First Mac Ransomware ‘KeRanger’ Strikes Via Transmission BitTorrent Software: How To Remove The File Encrypting Malware

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The first Mac ransomware "KeRanger" was discovered on OS X this weekend via infected Transmission app files. Find out everything you need to know about the Mac ransomware, how to remove it and decrypt your files. Transmission

A first known instance of ransomware on Mac computers was discovered this week by researchers at Palo Alto. They discovered the OS X KeRanger malware on March 4 and, to date, it has been the only ransomware to successfully target Mac users.

According to the company, the KeRanger infections occurred after users installed a poisoned version of Transmission 2.9 BitTorrent software. Users who installed the software on their Macs soon saw their files being encrypted while the nefarious hackers behind the malware then demanded a bitcoin payment worth about $400.

Mac users have long had a sense of security in believing that their computers “couldn’t get viruses ,” but in the recent past, that scenario has begun to change. Last fall, two serious bugs were unveiled that allowed malware to embed itself deep into the Mac OS and run with administrator privileges.

With the growth of ransomware over the last three years, it’s not surprising we are seeing the ransom-demanding viruses emerge even on the security touting Mac OS X platform.

How Did Hackers Manage To Infect Mac Computers With Ransomware?

Apple products are built on a fairly closed platform with a heavy vetting process for the apps and software found in its store. But the same level of protection doesn’t apply to projects that are open source and found outside of the Mac or iTunes store. This was the case with the ransomware infected Transmission software. Transmission is an open source project housed on the web.

But doesn’t Apple have some level of malware detection for programs downloaded from the web? Indeed, it does. According to researchers, the KeRanger ransomware was sophisticated enough in its design to evade detection.

“The KeRanger application was signed with a valid Mac app development certificate; therefore, it was able to bypass Apple’s Gatekeeper protection,” the company wrote in a blog on its findings .

The author of the KeRanger malware was also careful not to make it immediately obvious how the infection took place. After users install the infected Transmission app, it embed an executable file on the machine, but it waits for three days before connecting or “checking in” with the command and control servers run by the attacker. These servers are accessed via the Tor network so they can’t be traced to the author.

After making the connection, the malware then begins the job of encrypting document and data files on the victim’s system and then demands the one bitcoin (about $400) payment in order to decrypt the files.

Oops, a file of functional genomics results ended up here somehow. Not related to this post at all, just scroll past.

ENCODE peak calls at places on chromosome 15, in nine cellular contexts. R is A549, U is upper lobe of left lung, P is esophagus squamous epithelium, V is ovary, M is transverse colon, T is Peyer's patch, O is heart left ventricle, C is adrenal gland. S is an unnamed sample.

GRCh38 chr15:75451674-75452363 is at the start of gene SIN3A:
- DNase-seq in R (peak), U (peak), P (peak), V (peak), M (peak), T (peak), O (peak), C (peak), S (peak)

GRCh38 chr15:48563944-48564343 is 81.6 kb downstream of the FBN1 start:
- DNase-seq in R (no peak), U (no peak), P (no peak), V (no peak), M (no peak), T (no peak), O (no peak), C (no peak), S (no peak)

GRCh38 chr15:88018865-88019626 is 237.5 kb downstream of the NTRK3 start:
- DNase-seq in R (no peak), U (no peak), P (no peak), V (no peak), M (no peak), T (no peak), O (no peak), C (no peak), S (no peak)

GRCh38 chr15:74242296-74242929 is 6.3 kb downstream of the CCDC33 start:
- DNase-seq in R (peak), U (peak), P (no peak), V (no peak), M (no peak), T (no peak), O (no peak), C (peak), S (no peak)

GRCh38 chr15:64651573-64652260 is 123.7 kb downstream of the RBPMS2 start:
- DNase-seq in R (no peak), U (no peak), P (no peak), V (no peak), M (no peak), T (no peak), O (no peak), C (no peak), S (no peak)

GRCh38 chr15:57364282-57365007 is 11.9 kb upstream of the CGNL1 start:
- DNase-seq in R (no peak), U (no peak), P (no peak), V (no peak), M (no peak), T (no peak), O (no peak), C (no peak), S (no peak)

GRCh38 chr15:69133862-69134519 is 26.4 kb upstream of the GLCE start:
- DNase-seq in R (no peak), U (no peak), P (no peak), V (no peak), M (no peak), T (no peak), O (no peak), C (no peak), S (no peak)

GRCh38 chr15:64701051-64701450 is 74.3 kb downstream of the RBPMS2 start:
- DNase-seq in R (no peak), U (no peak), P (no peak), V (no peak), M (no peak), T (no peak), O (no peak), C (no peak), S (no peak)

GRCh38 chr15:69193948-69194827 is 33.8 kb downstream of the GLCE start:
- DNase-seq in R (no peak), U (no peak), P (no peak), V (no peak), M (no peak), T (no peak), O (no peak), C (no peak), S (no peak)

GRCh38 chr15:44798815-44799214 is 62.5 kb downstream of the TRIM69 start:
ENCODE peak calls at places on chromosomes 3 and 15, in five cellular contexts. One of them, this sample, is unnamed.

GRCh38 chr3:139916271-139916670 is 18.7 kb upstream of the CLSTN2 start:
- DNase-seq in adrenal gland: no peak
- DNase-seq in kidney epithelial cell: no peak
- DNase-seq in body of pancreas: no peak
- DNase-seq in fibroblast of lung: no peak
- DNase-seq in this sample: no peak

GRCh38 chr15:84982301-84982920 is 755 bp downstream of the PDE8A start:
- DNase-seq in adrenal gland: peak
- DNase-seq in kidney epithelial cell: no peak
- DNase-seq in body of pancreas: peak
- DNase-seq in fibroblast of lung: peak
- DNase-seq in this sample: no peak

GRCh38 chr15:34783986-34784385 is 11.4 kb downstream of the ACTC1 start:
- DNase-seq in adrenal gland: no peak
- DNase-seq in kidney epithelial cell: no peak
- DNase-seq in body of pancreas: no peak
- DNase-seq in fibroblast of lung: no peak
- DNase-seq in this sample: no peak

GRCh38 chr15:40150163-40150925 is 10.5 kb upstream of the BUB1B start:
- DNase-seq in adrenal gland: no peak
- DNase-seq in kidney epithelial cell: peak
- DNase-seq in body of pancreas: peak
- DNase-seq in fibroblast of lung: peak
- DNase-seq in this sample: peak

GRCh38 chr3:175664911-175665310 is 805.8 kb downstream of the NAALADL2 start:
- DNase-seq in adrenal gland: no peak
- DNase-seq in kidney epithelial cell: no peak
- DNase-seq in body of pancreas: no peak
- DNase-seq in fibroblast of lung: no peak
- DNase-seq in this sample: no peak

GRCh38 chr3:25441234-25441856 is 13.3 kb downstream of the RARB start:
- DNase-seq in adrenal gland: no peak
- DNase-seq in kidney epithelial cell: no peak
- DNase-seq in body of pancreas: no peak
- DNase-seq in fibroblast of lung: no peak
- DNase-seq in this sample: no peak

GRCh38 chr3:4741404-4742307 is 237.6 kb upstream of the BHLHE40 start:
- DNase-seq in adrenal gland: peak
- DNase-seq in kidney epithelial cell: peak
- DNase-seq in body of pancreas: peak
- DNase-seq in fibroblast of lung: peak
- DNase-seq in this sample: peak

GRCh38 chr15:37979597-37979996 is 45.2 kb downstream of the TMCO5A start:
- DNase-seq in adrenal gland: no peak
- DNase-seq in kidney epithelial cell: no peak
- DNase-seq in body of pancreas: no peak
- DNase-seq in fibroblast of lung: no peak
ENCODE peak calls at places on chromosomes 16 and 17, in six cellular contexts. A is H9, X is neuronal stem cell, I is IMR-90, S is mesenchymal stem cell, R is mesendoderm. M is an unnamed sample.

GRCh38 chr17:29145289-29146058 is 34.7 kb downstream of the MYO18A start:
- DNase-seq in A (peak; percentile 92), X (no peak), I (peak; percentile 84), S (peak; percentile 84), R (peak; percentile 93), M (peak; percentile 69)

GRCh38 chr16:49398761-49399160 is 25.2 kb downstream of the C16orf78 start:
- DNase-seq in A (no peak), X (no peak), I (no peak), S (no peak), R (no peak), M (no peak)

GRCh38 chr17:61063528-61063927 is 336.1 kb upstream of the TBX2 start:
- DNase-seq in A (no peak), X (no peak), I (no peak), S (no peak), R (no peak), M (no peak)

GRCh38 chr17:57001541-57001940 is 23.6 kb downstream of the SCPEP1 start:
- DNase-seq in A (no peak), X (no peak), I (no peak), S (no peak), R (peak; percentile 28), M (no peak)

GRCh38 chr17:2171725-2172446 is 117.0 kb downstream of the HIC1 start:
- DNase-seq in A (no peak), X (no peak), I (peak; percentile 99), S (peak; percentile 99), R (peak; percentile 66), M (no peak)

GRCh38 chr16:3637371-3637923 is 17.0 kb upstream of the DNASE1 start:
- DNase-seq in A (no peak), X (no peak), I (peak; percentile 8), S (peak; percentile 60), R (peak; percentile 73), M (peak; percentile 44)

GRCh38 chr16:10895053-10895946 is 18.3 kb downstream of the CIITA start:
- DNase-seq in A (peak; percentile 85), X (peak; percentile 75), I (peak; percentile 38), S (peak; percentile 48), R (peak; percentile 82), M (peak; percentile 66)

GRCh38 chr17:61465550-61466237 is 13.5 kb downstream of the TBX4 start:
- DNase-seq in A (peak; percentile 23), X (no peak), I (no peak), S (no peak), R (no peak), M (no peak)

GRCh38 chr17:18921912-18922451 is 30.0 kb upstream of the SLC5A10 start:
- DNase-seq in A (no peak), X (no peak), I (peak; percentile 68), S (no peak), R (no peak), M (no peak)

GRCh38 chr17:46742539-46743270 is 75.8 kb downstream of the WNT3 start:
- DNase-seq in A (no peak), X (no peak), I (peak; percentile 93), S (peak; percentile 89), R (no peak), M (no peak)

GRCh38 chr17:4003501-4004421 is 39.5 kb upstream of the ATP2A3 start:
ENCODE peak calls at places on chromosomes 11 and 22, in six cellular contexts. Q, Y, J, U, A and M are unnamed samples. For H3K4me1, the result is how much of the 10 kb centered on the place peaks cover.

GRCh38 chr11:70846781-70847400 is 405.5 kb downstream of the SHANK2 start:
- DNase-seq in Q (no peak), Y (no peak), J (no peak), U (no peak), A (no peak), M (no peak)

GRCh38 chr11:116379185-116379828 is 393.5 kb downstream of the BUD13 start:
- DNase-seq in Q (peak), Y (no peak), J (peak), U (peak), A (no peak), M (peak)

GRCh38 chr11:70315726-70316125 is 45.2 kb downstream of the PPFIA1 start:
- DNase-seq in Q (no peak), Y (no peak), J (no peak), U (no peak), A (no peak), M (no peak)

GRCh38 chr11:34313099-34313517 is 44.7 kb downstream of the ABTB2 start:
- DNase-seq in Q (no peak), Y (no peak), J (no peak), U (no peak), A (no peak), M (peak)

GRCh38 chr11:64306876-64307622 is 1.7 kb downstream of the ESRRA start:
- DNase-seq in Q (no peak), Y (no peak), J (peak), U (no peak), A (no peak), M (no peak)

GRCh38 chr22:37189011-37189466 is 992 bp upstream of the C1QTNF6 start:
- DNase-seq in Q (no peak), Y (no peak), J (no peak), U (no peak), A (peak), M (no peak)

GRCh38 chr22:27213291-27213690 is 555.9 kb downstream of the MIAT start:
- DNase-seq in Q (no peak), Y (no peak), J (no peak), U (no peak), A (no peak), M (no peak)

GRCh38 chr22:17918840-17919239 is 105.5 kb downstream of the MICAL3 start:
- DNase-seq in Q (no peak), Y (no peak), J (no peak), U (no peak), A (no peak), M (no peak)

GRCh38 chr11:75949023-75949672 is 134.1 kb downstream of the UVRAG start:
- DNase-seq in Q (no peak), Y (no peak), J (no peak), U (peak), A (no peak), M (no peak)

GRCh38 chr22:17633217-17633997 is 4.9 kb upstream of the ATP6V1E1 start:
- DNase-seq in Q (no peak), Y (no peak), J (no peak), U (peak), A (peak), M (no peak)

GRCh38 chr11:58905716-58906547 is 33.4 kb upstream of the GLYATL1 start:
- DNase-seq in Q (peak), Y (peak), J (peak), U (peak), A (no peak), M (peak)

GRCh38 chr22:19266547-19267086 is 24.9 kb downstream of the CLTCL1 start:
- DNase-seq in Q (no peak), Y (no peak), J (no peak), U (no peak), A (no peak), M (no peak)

KeRanger is a new kind of ransomware and appears to still be under active development say Palo Alto researchers. Besides just encrypting files on the computer, the ransomware appears to attempt encrypting Time Machine backups as well.

Palo Alto was quick to report the ransomware issue to Apple and the company swiftly revoked the certificate for the infected Transmission software while also updating the XProtect antivirus signature. Meanwhile, the Transmission Project has removed the malicious installers from its website and a new version of the Transmission software is now available.

In addition, Apple has made it so that going forward, anyone who installs an infected version of the software will receive a warning message on their screen saying either, “Transmission.app will damage your computer. You should move it to the Trash,” or, “Transmission can’t be opened. You should eject the disk image.”

How Can I Check If KeRanger Infected My Copy Of Transmission BitTorrent Software?

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Palo Alto has provided instructions for removing the KeRanger ransomware from your Mac, while some tools like Malwarebytes will also do it for you. Photo: Malwarebytes

The ransomware infected Transmission files were downloaded after 2 p.m. EST on Friday, and before 10 p.m. EST Saturday. If you downloaded the 2.9 version of Transmission software between those time periods or you are concerned you might have been infected, Palo Alto has graciously provided some information for protecting yourself against the ransomware attack, which we've listed below. In addition, you can also use the Malwarebytes for Mac tool to detect and remove the ransomware.

Checking For KeRanger Ransomware On Mac

  • Go to Terminal or Spotlight.

  • Type in and check for one of the following two applications:

    •   /Applications/Transmission.app/Contents/Resources/ General.rtf

    •   /Volumes/Transmission/Transmission.app/Contents/Resources/ General.rtf exist.

  •   If either file exists, you are using an infected version of Transmission.

How To Remove KeRanger Ransomware From Mac

  • Launch Activity Monitor (you can find it by searching spotlight)

  • Check if a process called kernel_service is running.

  • If   kernel_service is running, double-click on it.

  • Select the Open Files and Ports pane to the right

  • In Open Files and Ports check for a file name that should look like:

    • /Users//Library/kernel_service’.

  • If this exists then you’ve found KeRanger’s main process.

  • Terminate the process using Quit>Force Quit

  • Search Spotlight for the ~/Library directory.

  • Open the Library directory and search for the files below. If they are present, delete them:

    • .kernel_pid,

    • .kernel_time,

    •   .kernel_complete

    •   kernel_service

  • You should also delete the version of the app on your computer by following these instructions or using AppCleaner .

 

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